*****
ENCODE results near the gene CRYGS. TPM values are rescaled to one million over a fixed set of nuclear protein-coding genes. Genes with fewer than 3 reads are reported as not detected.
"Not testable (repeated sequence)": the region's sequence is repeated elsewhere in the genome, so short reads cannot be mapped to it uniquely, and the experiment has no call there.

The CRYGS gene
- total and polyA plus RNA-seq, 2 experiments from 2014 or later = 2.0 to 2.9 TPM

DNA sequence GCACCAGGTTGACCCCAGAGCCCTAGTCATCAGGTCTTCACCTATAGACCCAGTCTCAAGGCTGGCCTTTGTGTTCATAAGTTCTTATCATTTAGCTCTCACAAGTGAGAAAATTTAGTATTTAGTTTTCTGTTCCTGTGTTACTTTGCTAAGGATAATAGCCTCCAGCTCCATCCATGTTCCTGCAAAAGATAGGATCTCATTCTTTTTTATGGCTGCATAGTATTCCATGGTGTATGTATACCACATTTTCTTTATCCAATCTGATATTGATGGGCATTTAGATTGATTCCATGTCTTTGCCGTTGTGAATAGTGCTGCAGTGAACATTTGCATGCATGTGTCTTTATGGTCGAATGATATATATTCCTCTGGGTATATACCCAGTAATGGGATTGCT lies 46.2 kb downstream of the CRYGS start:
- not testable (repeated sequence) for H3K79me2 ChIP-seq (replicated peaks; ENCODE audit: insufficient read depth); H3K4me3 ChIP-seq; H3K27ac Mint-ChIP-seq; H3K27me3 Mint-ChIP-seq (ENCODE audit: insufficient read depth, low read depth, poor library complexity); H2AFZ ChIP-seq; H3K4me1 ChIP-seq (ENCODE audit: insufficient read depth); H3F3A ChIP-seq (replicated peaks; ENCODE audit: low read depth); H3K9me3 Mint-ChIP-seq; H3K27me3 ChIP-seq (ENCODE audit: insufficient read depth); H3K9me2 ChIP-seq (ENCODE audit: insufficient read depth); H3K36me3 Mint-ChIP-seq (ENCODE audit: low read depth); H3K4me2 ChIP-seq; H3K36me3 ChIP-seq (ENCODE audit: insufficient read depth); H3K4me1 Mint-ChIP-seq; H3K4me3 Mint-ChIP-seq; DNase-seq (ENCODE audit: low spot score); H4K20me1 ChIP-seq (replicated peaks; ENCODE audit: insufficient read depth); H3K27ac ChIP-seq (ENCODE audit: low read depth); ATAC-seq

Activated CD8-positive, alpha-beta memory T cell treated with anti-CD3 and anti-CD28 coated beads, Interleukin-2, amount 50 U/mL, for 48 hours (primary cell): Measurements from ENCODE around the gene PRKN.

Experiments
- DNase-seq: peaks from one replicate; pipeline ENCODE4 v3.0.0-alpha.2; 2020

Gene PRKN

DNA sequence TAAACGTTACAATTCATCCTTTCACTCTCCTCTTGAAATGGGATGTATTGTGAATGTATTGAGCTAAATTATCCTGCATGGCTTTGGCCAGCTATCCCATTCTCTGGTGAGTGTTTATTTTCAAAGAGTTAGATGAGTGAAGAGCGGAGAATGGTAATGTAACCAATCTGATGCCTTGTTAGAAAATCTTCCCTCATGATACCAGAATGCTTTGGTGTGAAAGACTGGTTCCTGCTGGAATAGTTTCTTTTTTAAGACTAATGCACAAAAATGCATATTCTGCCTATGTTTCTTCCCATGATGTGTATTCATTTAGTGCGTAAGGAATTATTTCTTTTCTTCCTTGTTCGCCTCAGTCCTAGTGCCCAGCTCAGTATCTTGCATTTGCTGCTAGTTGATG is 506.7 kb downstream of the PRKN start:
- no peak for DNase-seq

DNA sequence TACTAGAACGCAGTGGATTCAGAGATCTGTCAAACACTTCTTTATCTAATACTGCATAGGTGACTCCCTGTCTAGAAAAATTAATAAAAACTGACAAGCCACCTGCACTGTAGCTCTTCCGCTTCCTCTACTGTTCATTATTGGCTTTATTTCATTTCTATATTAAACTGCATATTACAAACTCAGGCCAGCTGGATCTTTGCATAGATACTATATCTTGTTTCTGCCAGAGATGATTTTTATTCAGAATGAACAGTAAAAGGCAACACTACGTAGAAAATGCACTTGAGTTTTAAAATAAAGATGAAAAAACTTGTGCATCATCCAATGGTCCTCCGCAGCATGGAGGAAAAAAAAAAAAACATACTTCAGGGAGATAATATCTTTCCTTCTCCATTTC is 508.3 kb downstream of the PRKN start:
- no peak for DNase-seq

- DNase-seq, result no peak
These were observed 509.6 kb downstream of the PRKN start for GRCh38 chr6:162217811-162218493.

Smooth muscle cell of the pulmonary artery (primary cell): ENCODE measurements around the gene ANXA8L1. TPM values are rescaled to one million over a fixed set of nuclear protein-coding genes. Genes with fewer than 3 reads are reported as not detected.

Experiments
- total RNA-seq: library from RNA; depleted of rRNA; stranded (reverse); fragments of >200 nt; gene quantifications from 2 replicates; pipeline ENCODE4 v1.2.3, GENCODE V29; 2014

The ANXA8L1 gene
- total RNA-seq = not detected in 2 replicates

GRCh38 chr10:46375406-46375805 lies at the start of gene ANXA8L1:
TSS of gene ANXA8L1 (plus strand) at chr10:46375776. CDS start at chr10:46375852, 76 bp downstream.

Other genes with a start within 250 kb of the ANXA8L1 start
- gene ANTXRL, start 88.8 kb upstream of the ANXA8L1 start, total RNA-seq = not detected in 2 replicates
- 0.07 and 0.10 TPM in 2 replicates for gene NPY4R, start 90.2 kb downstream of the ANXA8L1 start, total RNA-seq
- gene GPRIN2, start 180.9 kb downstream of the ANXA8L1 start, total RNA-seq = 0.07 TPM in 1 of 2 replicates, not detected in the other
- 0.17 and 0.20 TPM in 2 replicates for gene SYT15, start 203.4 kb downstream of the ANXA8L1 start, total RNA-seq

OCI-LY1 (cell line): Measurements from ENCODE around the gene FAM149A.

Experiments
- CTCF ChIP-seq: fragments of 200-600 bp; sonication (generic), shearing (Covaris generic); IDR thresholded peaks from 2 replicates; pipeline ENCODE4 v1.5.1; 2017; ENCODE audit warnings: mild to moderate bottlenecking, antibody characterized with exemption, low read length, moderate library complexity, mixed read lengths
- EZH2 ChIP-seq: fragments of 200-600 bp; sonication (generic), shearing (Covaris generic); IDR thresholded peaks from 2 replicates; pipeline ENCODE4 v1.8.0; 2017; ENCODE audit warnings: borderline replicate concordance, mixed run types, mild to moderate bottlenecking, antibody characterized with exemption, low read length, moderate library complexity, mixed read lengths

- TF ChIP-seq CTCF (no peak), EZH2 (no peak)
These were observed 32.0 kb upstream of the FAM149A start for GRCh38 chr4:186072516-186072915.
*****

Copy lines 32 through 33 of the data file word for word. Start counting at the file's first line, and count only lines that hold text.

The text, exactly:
- EZH2 ChIP-seq: fragments of 200-600 bp; sonication (generic), shearing (Covaris generic); IDR thresholded peaks from 2 replicates; pipeline ENCODE4 v1.8.0; 2017; ENCODE audit warnings: borderline replicate concordance, mixed run types, mild to moderate bottlenecking, antibody characterized with exemption, low read length, moderate library complexity, mixed read lengths

- TF ChIP-seq CTCF (no peak), EZH2 (no peak)